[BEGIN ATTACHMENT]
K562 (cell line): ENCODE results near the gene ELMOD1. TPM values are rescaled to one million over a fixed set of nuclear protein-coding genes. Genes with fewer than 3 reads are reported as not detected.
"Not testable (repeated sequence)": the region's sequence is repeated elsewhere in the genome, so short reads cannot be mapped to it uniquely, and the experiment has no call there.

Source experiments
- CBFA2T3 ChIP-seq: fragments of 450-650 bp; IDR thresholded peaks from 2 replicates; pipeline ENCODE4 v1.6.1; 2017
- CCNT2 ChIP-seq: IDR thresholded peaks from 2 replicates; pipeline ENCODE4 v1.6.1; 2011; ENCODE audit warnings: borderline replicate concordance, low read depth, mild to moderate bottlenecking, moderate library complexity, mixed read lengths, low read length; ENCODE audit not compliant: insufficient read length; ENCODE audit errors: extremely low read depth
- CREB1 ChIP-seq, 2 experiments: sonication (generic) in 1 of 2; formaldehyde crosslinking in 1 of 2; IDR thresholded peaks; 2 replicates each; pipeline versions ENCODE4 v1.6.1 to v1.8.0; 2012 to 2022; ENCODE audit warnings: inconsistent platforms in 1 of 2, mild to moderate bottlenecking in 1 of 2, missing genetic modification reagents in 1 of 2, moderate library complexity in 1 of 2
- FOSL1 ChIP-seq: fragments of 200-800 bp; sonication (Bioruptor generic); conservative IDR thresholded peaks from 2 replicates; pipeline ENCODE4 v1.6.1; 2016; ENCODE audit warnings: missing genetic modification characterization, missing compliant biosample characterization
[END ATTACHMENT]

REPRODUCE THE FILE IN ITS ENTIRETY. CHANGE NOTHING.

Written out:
K562 (cell line): ENCODE results near the gene ELMOD1. TPM values are rescaled to one million over a fixed set of nuclear protein-coding genes. Genes with fewer than 3 reads are reported as not detected.
"Not testable (repeated sequence)": the region's sequence is repeated elsewhere in the genome, so short reads cannot be mapped to it uniquely, and the experiment has no call there.

Source experiments
- CBFA2T3 ChIP-seq: fragments of 450-650 bp; IDR thresholded peaks from 2 replicates; pipeline ENCODE4 v1.6.1; 2017
- CCNT2 ChIP-seq: IDR thresholded peaks from 2 replicates; pipeline ENCODE4 v1.6.1; 2011; ENCODE audit warnings: borderline replicate concordance, low read depth, mild to moderate bottlenecking, moderate library complexity, mixed read lengths, low read length; ENCODE audit not compliant: insufficient read length; ENCODE audit errors: extremely low read depth
- CREB1 ChIP-seq, 2 experiments: sonication (generic) in 1 of 2; formaldehyde crosslinking in 1 of 2; IDR thresholded peaks; 2 replicates each; pipeline versions ENCODE4 v1.6.1 to v1.8.0; 2012 to 2022; ENCODE audit warnings: inconsistent platforms in 1 of 2, mild to moderate bottlenecking in 1 of 2, missing genetic modification reagents in 1 of 2, moderate library complexity in 1 of 2
- FOSL1 ChIP-seq: fragments of 200-800 bp; sonication (Bioruptor generic); conservative IDR thresholded peaks from 2 replicates; pipeline ENCODE4 v1.6.1; 2016; ENCODE audit warnings: missing genetic modification characterization, missing compliant biosample characterization